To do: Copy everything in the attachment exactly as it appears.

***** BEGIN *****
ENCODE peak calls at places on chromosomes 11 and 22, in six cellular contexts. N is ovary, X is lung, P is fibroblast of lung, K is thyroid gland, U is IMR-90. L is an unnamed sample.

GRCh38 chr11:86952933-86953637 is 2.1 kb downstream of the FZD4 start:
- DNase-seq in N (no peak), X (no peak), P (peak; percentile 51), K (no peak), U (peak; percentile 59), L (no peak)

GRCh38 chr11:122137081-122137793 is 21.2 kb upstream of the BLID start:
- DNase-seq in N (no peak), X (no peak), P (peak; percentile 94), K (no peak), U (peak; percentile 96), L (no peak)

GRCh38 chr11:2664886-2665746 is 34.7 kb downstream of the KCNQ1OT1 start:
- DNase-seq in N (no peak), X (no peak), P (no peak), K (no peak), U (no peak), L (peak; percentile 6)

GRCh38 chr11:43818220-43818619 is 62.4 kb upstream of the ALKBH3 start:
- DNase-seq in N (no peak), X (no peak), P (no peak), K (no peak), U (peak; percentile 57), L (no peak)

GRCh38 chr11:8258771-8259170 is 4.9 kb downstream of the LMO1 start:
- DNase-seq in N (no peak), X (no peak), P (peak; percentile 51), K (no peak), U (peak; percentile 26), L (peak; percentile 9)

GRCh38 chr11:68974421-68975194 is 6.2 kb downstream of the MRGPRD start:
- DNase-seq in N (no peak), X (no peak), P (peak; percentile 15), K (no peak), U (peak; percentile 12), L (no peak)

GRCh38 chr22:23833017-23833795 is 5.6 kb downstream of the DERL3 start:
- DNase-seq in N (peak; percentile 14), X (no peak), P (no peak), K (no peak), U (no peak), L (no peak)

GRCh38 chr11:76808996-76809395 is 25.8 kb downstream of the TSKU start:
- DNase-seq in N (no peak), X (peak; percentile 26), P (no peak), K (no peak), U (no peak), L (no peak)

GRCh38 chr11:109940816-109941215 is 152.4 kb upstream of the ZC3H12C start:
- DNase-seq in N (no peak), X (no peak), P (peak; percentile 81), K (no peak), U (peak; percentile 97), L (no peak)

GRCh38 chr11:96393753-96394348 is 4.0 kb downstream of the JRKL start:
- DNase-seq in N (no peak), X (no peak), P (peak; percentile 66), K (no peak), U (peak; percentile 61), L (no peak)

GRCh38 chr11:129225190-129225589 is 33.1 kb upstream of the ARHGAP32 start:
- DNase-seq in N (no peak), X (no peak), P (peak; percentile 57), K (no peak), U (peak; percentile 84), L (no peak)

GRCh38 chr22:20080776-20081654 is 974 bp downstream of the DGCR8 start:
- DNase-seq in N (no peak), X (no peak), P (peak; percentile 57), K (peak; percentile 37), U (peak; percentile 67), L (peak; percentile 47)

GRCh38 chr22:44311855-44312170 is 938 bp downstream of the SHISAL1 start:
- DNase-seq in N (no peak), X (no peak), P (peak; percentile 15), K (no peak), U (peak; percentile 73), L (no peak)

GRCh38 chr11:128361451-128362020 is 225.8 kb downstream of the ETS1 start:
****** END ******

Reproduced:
ENCODE peak calls at places on chromosomes 11 and 22, in six cellular contexts. N is ovary, X is lung, P is fibroblast of lung, K is thyroid gland, U is IMR-90. L is an unnamed sample.

GRCh38 chr11:86952933-86953637 is 2.1 kb downstream of the FZD4 start:
- DNase-seq in N (no peak), X (no peak), P (peak; percentile 51), K (no peak), U (peak; percentile 59), L (no peak)

GRCh38 chr11:122137081-122137793 is 21.2 kb upstream of the BLID start:
- DNase-seq in N (no peak), X (no peak), P (peak; percentile 94), K (no peak), U (peak; percentile 96), L (no peak)

GRCh38 chr11:2664886-2665746 is 34.7 kb downstream of the KCNQ1OT1 start:
- DNase-seq in N (no peak), X (no peak), P (no peak), K (no peak), U (no peak), L (peak; percentile 6)

GRCh38 chr11:43818220-43818619 is 62.4 kb upstream of the ALKBH3 start:
- DNase-seq in N (no peak), X (no peak), P (no peak), K (no peak), U (peak; percentile 57), L (no peak)

GRCh38 chr11:8258771-8259170 is 4.9 kb downstream of the LMO1 start:
- DNase-seq in N (no peak), X (no peak), P (peak; percentile 51), K (no peak), U (peak; percentile 26), L (peak; percentile 9)

GRCh38 chr11:68974421-68975194 is 6.2 kb downstream of the MRGPRD start:
- DNase-seq in N (no peak), X (no peak), P (peak; percentile 15), K (no peak), U (peak; percentile 12), L (no peak)

GRCh38 chr22:23833017-23833795 is 5.6 kb downstream of the DERL3 start:
- DNase-seq in N (peak; percentile 14), X (no peak), P (no peak), K (no peak), U (no peak), L (no peak)

GRCh38 chr11:76808996-76809395 is 25.8 kb downstream of the TSKU start:
- DNase-seq in N (no peak), X (peak; percentile 26), P (no peak), K (no peak), U (no peak), L (no peak)

GRCh38 chr11:109940816-109941215 is 152.4 kb upstream of the ZC3H12C start:
- DNase-seq in N (no peak), X (no peak), P (peak; percentile 81), K (no peak), U (peak; percentile 97), L (no peak)

GRCh38 chr11:96393753-96394348 is 4.0 kb downstream of the JRKL start:
- DNase-seq in N (no peak), X (no peak), P (peak; percentile 66), K (no peak), U (peak; percentile 61), L (no peak)

GRCh38 chr11:129225190-129225589 is 33.1 kb upstream of the ARHGAP32 start:
- DNase-seq in N (no peak), X (no peak), P (peak; percentile 57), K (no peak), U (peak; percentile 84), L (no peak)

GRCh38 chr22:20080776-20081654 is 974 bp downstream of the DGCR8 start:
- DNase-seq in N (no peak), X (no peak), P (peak; percentile 57), K (peak; percentile 37), U (peak; percentile 67), L (peak; percentile 47)

GRCh38 chr22:44311855-44312170 is 938 bp downstream of the SHISAL1 start:
- DNase-seq in N (no peak), X (no peak), P (peak; percentile 15), K (no peak), U (peak; percentile 73), L (no peak)

GRCh38 chr11:128361451-128362020 is 225.8 kb downstream of the ETS1 start: